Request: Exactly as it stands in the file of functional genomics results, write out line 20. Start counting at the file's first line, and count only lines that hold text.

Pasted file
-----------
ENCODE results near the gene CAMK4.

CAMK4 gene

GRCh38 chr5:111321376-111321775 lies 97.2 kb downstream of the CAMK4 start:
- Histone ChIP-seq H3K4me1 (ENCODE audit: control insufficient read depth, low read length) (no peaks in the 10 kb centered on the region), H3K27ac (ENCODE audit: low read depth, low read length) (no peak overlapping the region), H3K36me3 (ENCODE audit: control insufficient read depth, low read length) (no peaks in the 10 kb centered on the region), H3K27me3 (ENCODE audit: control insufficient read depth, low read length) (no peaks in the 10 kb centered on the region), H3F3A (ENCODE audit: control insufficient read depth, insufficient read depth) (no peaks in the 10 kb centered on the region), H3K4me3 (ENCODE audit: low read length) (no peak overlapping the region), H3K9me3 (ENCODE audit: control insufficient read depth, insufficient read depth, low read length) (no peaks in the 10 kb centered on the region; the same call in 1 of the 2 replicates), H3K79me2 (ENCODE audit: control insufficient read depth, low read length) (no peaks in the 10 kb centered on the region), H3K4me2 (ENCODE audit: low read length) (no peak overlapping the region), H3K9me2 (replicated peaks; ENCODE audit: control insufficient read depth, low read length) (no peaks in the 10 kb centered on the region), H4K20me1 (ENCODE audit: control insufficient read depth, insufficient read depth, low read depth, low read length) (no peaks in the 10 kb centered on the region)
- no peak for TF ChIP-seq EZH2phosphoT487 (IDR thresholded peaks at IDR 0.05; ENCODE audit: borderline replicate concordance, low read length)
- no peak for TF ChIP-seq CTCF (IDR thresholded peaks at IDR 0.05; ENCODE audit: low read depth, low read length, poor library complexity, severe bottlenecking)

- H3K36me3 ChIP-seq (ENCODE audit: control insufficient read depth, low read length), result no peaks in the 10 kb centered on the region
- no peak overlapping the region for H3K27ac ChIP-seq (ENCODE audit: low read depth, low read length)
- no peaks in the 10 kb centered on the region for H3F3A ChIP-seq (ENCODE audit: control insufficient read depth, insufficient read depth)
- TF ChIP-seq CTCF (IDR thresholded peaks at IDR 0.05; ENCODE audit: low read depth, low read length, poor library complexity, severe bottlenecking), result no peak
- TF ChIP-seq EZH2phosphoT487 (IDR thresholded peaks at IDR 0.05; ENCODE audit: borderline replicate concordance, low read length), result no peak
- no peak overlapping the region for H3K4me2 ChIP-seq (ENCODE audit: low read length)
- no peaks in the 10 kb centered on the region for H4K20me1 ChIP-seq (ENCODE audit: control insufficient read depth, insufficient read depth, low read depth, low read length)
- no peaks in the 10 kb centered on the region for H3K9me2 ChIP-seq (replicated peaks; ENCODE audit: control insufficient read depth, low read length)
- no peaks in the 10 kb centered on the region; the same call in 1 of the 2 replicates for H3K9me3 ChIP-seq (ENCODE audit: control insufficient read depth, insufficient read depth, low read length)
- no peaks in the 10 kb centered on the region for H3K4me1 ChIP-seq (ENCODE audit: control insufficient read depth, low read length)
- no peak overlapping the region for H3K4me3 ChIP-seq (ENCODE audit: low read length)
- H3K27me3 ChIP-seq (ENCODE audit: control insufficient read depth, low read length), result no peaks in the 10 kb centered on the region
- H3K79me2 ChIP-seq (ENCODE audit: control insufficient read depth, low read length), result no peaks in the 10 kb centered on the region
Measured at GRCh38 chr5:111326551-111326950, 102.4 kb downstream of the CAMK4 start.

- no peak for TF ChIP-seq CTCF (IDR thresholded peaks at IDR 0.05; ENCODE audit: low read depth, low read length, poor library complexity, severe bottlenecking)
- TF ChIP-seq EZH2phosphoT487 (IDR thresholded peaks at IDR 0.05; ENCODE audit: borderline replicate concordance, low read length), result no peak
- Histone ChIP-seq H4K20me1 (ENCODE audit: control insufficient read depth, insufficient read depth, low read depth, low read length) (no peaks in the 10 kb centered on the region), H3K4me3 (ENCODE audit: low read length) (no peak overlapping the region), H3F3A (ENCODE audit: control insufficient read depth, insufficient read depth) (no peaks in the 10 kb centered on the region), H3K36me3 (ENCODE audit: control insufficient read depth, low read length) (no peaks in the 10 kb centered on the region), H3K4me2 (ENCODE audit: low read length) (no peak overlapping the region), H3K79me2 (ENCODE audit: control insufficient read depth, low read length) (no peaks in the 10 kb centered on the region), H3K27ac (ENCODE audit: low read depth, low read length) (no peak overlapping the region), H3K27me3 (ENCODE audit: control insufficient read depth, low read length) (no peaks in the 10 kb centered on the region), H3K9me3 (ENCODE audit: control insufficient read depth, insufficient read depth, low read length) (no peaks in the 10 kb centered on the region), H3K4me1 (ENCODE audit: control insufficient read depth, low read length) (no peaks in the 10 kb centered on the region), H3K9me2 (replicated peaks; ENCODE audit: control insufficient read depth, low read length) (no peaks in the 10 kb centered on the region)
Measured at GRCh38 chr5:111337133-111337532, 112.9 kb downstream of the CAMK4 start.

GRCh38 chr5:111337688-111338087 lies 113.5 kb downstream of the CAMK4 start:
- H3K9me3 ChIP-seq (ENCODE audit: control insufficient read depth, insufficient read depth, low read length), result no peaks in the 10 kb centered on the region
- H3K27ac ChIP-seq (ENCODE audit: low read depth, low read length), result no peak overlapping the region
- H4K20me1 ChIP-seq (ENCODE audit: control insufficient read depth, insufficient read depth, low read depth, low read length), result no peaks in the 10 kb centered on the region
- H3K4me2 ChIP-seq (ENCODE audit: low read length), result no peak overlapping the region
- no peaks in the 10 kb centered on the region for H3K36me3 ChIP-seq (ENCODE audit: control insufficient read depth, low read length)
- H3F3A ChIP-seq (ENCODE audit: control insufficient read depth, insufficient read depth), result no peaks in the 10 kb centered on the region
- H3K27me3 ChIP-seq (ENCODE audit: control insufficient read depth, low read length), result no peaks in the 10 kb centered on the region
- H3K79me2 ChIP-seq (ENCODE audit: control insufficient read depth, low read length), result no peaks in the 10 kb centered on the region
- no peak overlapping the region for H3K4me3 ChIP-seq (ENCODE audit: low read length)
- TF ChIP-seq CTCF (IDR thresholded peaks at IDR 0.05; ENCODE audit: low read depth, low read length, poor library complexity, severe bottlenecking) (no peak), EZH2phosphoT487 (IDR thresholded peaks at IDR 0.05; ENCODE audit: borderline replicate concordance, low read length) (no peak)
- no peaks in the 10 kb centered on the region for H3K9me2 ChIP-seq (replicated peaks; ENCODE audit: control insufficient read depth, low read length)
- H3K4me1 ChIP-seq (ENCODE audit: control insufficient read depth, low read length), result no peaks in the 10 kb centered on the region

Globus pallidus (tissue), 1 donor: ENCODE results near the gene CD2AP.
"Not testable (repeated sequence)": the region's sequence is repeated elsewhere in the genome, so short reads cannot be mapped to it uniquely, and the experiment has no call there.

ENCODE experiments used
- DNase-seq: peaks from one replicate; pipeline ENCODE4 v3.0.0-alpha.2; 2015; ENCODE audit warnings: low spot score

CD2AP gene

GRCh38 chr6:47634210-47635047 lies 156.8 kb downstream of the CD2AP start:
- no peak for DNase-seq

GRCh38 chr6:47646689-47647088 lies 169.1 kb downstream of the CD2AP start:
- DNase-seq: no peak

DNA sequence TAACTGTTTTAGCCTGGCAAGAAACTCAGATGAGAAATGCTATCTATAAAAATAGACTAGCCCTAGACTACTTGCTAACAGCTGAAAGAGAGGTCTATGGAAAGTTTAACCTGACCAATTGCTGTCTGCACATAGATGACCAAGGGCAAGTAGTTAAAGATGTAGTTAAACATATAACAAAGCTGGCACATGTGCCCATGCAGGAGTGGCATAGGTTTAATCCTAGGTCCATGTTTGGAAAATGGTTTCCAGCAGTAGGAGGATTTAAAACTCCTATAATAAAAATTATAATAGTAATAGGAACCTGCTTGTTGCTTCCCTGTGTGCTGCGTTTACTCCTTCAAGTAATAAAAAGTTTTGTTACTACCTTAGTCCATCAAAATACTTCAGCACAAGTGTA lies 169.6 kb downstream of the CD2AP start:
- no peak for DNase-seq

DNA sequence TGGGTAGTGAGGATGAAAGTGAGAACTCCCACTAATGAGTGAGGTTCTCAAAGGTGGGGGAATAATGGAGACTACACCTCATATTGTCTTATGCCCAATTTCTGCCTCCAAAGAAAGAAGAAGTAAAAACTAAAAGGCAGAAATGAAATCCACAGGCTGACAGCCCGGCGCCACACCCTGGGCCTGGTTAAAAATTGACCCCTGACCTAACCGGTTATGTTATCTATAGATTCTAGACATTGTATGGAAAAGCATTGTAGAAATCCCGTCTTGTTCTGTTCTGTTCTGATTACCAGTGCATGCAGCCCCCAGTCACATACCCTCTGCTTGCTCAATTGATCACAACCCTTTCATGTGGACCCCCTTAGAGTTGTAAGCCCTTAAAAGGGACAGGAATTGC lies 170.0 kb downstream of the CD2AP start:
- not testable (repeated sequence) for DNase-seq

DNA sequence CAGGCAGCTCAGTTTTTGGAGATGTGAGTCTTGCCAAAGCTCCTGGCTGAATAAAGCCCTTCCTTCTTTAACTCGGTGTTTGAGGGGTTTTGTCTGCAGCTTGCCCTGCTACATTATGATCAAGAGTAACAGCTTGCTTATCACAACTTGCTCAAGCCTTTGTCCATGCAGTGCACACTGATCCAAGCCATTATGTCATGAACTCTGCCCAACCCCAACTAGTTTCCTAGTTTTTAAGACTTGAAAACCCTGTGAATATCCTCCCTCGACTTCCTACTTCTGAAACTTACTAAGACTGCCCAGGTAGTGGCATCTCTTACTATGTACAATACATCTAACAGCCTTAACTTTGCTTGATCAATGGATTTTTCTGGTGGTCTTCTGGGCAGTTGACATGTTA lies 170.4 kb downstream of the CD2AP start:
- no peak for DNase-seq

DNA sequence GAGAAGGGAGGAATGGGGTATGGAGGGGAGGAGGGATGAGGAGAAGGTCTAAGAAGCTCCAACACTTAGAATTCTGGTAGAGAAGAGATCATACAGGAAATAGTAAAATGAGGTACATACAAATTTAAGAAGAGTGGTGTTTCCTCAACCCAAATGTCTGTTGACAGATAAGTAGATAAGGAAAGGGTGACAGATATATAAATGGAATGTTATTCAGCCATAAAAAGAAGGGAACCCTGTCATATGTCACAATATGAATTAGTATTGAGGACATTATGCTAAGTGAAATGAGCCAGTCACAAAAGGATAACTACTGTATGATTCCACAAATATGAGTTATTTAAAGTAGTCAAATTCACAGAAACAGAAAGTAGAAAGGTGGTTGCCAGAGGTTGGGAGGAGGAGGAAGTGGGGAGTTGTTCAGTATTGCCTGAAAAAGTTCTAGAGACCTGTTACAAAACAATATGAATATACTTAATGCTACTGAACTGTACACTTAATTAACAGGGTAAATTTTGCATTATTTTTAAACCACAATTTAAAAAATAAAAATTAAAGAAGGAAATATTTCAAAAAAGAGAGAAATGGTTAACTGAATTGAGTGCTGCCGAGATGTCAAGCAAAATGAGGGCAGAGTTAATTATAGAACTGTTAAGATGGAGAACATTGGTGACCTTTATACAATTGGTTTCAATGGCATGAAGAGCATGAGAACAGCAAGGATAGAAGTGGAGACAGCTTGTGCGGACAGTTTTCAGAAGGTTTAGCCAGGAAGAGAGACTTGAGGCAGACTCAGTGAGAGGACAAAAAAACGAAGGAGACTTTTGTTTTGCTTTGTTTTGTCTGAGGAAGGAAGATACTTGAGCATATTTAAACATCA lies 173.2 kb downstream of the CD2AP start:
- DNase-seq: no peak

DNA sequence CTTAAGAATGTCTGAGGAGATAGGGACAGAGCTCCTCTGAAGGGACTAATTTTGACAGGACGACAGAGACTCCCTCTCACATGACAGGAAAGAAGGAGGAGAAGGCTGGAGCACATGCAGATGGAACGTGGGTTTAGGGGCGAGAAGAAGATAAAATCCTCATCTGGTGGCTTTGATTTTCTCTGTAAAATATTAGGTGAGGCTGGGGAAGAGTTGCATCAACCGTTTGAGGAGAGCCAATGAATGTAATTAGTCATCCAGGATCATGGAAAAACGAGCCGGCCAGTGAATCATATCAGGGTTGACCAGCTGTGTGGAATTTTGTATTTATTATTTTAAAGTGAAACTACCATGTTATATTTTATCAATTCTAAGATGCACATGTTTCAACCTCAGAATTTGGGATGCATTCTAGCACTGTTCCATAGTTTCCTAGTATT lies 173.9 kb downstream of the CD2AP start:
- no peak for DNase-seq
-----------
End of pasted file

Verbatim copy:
Measured at GRCh38 chr5:111326551-111326950, 102.4 kb downstream of the CAMK4 start.